a server for providing data from a document stored in a folder, the server operable to receive, from a user of a client, a request for the data; and an agent associated with said folder, the agent operable to obtain access rights for the user and to cause the server to download to the client the access rights, the data, and an applet, the applet being operable to customize a display of the data by the client according to the access rights, wherein the agent is further operable to allow modifications of the data according to the access rights.
14. The invention of claim 13 wherein the agent is operable to encrypt the data and the access rights and the applet is operable to decrypt the data and the access rights.
15. The invention of claim 13 further including means for verifying a user's identity before the agent causes the server to download the data to the client.
16. The invention of claim 13, further comprising means for encrypting the data and the access rights with a session key and means for encrypting the session key with a public key for the user, and wherein the agent is operable to cause the server to download the encrypted session key to the client along with the applet, the encrypted access rights, and the encrypted data.
17. The invention of claim 16, wherein the applet is operable to decrypt the session key with a private key for the user and to decrypt the data and the access rights with the decrypted session key.
18. The invention of claim 16 further including means for randomly generating said session key.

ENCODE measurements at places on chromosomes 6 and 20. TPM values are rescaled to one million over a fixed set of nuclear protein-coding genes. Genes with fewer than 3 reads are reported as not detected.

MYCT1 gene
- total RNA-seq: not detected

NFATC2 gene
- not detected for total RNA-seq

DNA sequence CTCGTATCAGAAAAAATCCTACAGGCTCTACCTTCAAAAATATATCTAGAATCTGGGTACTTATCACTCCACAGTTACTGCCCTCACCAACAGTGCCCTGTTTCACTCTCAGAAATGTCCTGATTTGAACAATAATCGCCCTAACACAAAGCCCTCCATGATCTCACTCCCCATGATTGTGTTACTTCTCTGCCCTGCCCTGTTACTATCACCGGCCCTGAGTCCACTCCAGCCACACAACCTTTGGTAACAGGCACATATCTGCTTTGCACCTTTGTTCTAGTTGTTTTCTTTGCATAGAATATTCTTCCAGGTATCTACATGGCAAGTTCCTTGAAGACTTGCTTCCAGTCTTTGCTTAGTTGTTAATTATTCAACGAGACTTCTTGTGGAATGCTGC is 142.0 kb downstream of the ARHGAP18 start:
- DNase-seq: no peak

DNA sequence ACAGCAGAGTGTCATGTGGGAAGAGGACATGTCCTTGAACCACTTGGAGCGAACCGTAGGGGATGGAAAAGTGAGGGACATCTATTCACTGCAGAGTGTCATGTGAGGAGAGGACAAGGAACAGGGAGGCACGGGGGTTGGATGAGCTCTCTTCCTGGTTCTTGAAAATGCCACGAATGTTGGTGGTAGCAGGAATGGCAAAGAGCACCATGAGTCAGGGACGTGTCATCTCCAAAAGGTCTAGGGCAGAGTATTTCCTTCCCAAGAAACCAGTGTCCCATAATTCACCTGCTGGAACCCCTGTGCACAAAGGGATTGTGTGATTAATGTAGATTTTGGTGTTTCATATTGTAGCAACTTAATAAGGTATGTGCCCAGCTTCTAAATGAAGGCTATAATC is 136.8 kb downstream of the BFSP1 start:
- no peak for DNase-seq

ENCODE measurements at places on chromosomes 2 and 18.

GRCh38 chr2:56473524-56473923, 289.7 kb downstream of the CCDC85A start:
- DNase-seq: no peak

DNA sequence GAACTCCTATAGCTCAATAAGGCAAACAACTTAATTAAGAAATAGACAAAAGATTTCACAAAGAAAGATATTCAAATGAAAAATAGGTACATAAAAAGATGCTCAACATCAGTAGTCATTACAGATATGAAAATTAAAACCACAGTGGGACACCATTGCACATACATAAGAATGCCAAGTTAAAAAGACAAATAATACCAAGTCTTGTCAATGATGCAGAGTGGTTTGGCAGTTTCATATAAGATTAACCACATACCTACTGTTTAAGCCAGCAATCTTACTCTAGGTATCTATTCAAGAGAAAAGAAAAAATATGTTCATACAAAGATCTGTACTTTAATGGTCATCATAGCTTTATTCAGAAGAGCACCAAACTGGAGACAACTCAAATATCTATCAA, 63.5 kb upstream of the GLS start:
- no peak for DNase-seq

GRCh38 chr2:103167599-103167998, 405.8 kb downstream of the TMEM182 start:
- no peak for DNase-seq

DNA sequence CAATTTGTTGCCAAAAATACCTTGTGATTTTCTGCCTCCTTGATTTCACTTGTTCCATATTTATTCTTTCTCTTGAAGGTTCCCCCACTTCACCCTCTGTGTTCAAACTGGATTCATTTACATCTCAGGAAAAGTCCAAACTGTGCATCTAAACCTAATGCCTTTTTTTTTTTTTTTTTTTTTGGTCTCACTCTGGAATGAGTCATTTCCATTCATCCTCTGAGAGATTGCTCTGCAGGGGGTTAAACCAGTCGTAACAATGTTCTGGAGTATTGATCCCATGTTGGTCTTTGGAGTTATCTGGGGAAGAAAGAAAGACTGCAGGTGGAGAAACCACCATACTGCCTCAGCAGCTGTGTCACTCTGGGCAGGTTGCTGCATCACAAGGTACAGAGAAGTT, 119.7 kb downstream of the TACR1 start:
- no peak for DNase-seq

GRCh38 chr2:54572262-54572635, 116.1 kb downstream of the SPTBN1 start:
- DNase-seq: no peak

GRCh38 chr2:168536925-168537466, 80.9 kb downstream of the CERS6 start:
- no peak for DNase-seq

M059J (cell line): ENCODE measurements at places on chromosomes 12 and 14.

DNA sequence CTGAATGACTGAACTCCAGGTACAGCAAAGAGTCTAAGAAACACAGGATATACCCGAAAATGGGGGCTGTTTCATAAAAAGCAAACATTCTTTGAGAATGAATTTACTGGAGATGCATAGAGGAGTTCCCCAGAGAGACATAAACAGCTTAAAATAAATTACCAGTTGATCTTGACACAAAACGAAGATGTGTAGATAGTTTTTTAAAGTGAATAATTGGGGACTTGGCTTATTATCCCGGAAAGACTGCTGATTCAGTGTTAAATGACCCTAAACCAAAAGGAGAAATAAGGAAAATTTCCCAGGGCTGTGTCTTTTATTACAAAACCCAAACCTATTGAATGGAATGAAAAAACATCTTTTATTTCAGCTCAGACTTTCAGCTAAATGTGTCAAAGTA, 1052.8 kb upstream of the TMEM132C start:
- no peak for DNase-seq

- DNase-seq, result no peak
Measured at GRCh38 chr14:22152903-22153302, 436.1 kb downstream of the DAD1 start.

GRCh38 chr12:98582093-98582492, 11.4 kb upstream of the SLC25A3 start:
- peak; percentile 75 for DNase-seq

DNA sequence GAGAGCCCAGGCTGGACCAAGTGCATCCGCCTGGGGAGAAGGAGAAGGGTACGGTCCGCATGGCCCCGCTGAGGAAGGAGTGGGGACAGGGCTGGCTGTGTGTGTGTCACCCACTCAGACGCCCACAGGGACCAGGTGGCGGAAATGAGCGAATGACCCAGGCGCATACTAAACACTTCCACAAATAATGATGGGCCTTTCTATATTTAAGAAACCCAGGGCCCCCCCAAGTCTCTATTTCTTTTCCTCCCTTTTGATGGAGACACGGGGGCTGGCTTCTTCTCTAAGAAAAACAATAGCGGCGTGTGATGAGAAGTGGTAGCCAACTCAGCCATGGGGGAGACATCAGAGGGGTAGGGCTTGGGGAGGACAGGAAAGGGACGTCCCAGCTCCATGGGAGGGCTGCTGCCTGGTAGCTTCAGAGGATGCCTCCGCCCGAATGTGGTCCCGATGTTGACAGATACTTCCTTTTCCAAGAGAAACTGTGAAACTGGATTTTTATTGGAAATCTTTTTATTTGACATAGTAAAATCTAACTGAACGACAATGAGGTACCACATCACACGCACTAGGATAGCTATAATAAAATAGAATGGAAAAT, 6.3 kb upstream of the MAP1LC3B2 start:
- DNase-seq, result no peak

19. The invention of claim 13 wherein said access rights are stored in a database.
Description
BACKGROUND OF THE INVENTION

1. Field of the Invention

The present invention relates to computing systems and networks therefor. More specifically, the present invention relates to document management systems implemented over a computing network.

2. Description of the Related Art

The availability of the Internet or World Wide Web, wide area networks and local area networks have enabled fast, convenient electronic document sharing. One technique for sharing documents involves the use of email attachments. However, this approach requires an identification of recipients and may be limited, by some network administrators with respect to file size.

Accordingly, an alternative approach involving the use of a web site to share documents is often preferred. This approach involves a posting of documents available for download on the site. A user, equipped with a browser, running on a computer accesses the site and selects the documents to be downloaded. While this approach is more effective with respect to the transfer of larger documents, access control is limited in that those that have access to the site generally have access to all of the documents listed as being available on same. Hence, there is a need for a more flexible yet secure system for providing access control to shared documents. There is an associated need to be able to verify the identity of the user.

In addition, for many applications, there is a need for a capability of customizing the information to be shared based on the recipient's clearance level, i.e., presentation security. For example, in a case where a new software product is to be released, it would be useful to be able to provide only user interface and command data for nontechnical readers charged with the responsibility of preparing a user manual and technical data for technically trained readers.

There is a further need for providing for secure transmission from a secure site such that eavesdroppers may not be able to gain unauthorized access to the document while in transmission.

Finally, there is a need for a system or method for maintaining an audit trail of submission, accesses and modifications to a document.

While document management systems are known, generally, conventional systems do not provide adequate security, present detail or control, secure transmission, information on the work flow process and the ability to track simultaneous changes on shared documents. Hence, a need remains for a system or method for providing these features in a document management system.